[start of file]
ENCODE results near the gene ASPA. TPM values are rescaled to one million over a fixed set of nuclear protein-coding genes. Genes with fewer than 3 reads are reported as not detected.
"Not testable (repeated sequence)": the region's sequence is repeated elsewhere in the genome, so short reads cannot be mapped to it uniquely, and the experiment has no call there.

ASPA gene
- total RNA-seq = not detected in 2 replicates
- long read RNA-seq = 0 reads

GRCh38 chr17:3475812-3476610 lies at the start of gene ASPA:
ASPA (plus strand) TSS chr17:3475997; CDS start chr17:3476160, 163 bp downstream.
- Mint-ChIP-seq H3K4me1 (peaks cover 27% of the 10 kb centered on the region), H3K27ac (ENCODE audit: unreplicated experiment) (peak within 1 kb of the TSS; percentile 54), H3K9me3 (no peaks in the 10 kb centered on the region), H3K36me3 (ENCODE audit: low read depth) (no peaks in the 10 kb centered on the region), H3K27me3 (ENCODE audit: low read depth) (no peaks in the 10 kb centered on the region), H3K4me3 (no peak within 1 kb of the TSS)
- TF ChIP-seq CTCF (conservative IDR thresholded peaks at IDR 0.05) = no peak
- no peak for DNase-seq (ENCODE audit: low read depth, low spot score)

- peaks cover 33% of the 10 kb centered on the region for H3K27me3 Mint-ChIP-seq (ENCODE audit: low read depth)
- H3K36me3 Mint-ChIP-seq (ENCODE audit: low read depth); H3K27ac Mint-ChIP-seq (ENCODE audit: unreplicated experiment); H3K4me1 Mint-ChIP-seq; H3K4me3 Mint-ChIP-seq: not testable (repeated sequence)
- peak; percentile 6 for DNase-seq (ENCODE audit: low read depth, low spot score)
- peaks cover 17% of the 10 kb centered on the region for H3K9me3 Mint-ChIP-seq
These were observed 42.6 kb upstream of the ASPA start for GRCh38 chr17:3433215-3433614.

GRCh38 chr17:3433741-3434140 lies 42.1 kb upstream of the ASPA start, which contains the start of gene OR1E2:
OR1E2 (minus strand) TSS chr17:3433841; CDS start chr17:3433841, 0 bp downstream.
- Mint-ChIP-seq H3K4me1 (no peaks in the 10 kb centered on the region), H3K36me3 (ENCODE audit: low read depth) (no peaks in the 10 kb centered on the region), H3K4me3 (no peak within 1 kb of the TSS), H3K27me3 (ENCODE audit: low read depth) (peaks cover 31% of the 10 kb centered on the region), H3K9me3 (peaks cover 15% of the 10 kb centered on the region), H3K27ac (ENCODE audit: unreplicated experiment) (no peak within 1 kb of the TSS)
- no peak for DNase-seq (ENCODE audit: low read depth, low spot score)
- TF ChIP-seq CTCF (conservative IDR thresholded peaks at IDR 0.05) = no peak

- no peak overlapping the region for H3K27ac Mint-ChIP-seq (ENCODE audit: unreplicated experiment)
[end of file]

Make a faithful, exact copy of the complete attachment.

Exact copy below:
ENCODE results near the gene ASPA. TPM values are rescaled to one million over a fixed set of nuclear protein-coding genes. Genes with fewer than 3 reads are reported as not detected.
"Not testable (repeated sequence)": the region's sequence is repeated elsewhere in the genome, so short reads cannot be mapped to it uniquely, and the experiment has no call there.

ASPA gene
- total RNA-seq = not detected in 2 replicates
- long read RNA-seq = 0 reads

GRCh38 chr17:3475812-3476610 lies at the start of gene ASPA:
ASPA (plus strand) TSS chr17:3475997; CDS start chr17:3476160, 163 bp downstream.
- Mint-ChIP-seq H3K4me1 (peaks cover 27% of the 10 kb centered on the region), H3K27ac (ENCODE audit: unreplicated experiment) (peak within 1 kb of the TSS; percentile 54), H3K9me3 (no peaks in the 10 kb centered on the region), H3K36me3 (ENCODE audit: low read depth) (no peaks in the 10 kb centered on the region), H3K27me3 (ENCODE audit: low read depth) (no peaks in the 10 kb centered on the region), H3K4me3 (no peak within 1 kb of the TSS)
- TF ChIP-seq CTCF (conservative IDR thresholded peaks at IDR 0.05) = no peak
- no peak for DNase-seq (ENCODE audit: low read depth, low spot score)

- peaks cover 33% of the 10 kb centered on the region for H3K27me3 Mint-ChIP-seq (ENCODE audit: low read depth)
- H3K36me3 Mint-ChIP-seq (ENCODE audit: low read depth); H3K27ac Mint-ChIP-seq (ENCODE audit: unreplicated experiment); H3K4me1 Mint-ChIP-seq; H3K4me3 Mint-ChIP-seq: not testable (repeated sequence)
- peak; percentile 6 for DNase-seq (ENCODE audit: low read depth, low spot score)
- peaks cover 17% of the 10 kb centered on the region for H3K9me3 Mint-ChIP-seq
These were observed 42.6 kb upstream of the ASPA start for GRCh38 chr17:3433215-3433614.

GRCh38 chr17:3433741-3434140 lies 42.1 kb upstream of the ASPA start, which contains the start of gene OR1E2:
OR1E2 (minus strand) TSS chr17:3433841; CDS start chr17:3433841, 0 bp downstream.
- Mint-ChIP-seq H3K4me1 (no peaks in the 10 kb centered on the region), H3K36me3 (ENCODE audit: low read depth) (no peaks in the 10 kb centered on the region), H3K4me3 (no peak within 1 kb of the TSS), H3K27me3 (ENCODE audit: low read depth) (peaks cover 31% of the 10 kb centered on the region), H3K9me3 (peaks cover 15% of the 10 kb centered on the region), H3K27ac (ENCODE audit: unreplicated experiment) (no peak within 1 kb of the TSS)
- no peak for DNase-seq (ENCODE audit: low read depth, low spot score)
- TF ChIP-seq CTCF (conservative IDR thresholded peaks at IDR 0.05) = no peak

- no peak overlapping the region for H3K27ac Mint-ChIP-seq (ENCODE audit: unreplicated experiment)